The past year has challenged most families more than we could have ever imagined. Kids have had to adapt to virtual schooling, changing lockdown situations, missed team competitions and family visits, their teachers and parents’ working at home and the anxiety caused by these uncertainties–their own and those around them. We’ve also witnessed that words are powerful, in both positive and negative ways, and we can decide how we use that power. We want to build a positive community for kids where they inspire each other with stories of moments when their inner strengths triumphed, and in doing so, arouse their peers to act with the inner strengths of cooperation, self-discipline, communication, resilience, cooperation, empathy, and multilingualism.
curaFUN announces our Shining Moments writing contest where contestants have a chance to win $100. We welcome positive Shining Moments from everyone, even if they’re not interested in participating in the contest. You may download a pdf flier here to spread the word.
Contestants may submit their Shining Moments stories and enter the contest at https://www.curafun.com/shining-moments/.
Subscription to Multilingual Immersion gives children to the English and Chinese editions of a StrengthBuilder that is suitable for their language ability. Children go through scenarios and quests as their avatar in our training games in the order that’s suggested to them from their user dashboard. curaFUN’s multilingual specialists make adjustment to your child’s performance.
Multilingual Immersions enable students to experience life as a school-age child from two languages/cultures. When you’re trying to determine the appropriate placement, ask yourself how your child would fare if he/she move to the United States/China and started going to school in English/Chinese with native speakers. That’s the immersion experience.
Translation is an art. It’s not just a work, it’s an art that you switch between languages with different grammatical structures, making sure that the translation is correct without losing the original meaning, and it also needs to be presented in the way native speakers do speak. An Taiwanese writer Long Yingtai, and the son she had with her German ex-husband, wrote a book based on the letters and dialogues between themselves. What impressed me deeply is: Long believes that it is necessary to “rewrite” rather than “translate” the letter she wrote to her son in English to publish this book. She said that “translation will be ruined.” Yes, if you do not catch the original text and just translate it, it is a bad translation. When converting the words of a foreign language into Chinese, this “localization” process is definitely not as simple as a computer can change words from English to Chinese, nor is it adding personal opinions to become a “translation that went too far and it’s like a “guide reading” instead of “translation”.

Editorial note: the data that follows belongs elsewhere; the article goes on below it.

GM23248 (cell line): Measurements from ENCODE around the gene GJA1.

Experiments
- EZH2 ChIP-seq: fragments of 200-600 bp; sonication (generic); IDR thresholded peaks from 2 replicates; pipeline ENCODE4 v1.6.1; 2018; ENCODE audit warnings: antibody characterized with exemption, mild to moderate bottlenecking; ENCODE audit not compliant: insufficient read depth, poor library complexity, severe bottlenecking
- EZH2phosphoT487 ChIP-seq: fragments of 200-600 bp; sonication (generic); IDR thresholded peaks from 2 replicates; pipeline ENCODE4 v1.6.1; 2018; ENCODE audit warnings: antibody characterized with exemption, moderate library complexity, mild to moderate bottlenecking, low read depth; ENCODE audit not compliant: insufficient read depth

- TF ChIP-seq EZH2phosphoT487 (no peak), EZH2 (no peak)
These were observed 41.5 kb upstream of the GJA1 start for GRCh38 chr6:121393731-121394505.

We also do our work at curaFUN using the same principle. The content of the game was originally made in the United States and born from American culture. To make this product work in the mandarin Chinese community, we have to go through some efforts to ensure that the meaning of the original text is accurately converted into Chinese, and then adjust it with the way native Chinese speakers do use. We also need to think about how to present things we have in American daily life but not in Asian daily life so that children can understand what they are all about. Even, sometimes there is the certain existence of one vocabulary in English, but there is nothing corresponding in Chinese. We can’t just ignore it and hit the delete key on the keyboard a few times and pretend that nothing happened. Therefore, this process of “localization” is not just about us employees sitting in front of the computers every day, working hard, and thinking deeply, and typing on the keyboard. It also involves reciting these words and constantly mumbling to ourselves. That’s to make sure that the final translated words are really fluent, and I don’t know how many times of Taiwan-US cultural exchanges and discussions we already have. If you see me doing translation work, you ask me: “What are you doing?” I will definitely answer you, “Do you ask me about the work I do? I am an artist.”